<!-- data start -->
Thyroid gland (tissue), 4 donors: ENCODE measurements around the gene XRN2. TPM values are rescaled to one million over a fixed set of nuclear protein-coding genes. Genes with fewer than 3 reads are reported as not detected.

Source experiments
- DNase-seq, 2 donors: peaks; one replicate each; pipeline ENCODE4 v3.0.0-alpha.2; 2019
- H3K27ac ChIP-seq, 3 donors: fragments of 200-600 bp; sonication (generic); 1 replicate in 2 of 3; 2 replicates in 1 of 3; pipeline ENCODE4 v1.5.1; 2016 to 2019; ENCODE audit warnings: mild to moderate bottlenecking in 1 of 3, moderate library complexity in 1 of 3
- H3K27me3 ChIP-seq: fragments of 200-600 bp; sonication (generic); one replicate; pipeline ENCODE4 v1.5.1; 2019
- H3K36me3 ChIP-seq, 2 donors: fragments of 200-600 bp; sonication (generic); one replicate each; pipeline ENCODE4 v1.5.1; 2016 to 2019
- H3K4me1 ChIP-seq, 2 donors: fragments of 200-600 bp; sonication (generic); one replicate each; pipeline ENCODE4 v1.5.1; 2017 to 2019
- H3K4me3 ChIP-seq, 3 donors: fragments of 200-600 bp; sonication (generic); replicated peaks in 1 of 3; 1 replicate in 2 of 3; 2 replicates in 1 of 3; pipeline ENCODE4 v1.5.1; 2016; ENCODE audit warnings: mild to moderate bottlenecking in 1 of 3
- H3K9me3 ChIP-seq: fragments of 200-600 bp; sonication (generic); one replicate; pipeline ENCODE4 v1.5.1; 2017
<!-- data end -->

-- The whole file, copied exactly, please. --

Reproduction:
Thyroid gland (tissue), 4 donors: ENCODE measurements around the gene XRN2. TPM values are rescaled to one million over a fixed set of nuclear protein-coding genes. Genes with fewer than 3 reads are reported as not detected.

Source experiments
- DNase-seq, 2 donors: peaks; one replicate each; pipeline ENCODE4 v3.0.0-alpha.2; 2019
- H3K27ac ChIP-seq, 3 donors: fragments of 200-600 bp; sonication (generic); 1 replicate in 2 of 3; 2 replicates in 1 of 3; pipeline ENCODE4 v1.5.1; 2016 to 2019; ENCODE audit warnings: mild to moderate bottlenecking in 1 of 3, moderate library complexity in 1 of 3
- H3K27me3 ChIP-seq: fragments of 200-600 bp; sonication (generic); one replicate; pipeline ENCODE4 v1.5.1; 2019
- H3K36me3 ChIP-seq, 2 donors: fragments of 200-600 bp; sonication (generic); one replicate each; pipeline ENCODE4 v1.5.1; 2016 to 2019
- H3K4me1 ChIP-seq, 2 donors: fragments of 200-600 bp; sonication (generic); one replicate each; pipeline ENCODE4 v1.5.1; 2017 to 2019
- H3K4me3 ChIP-seq, 3 donors: fragments of 200-600 bp; sonication (generic); replicated peaks in 1 of 3; 1 replicate in 2 of 3; 2 replicates in 1 of 3; pipeline ENCODE4 v1.5.1; 2016; ENCODE audit warnings: mild to moderate bottlenecking in 1 of 3
- H3K9me3 ChIP-seq: fragments of 200-600 bp; sonication (generic); one replicate; pipeline ENCODE4 v1.5.1; 2017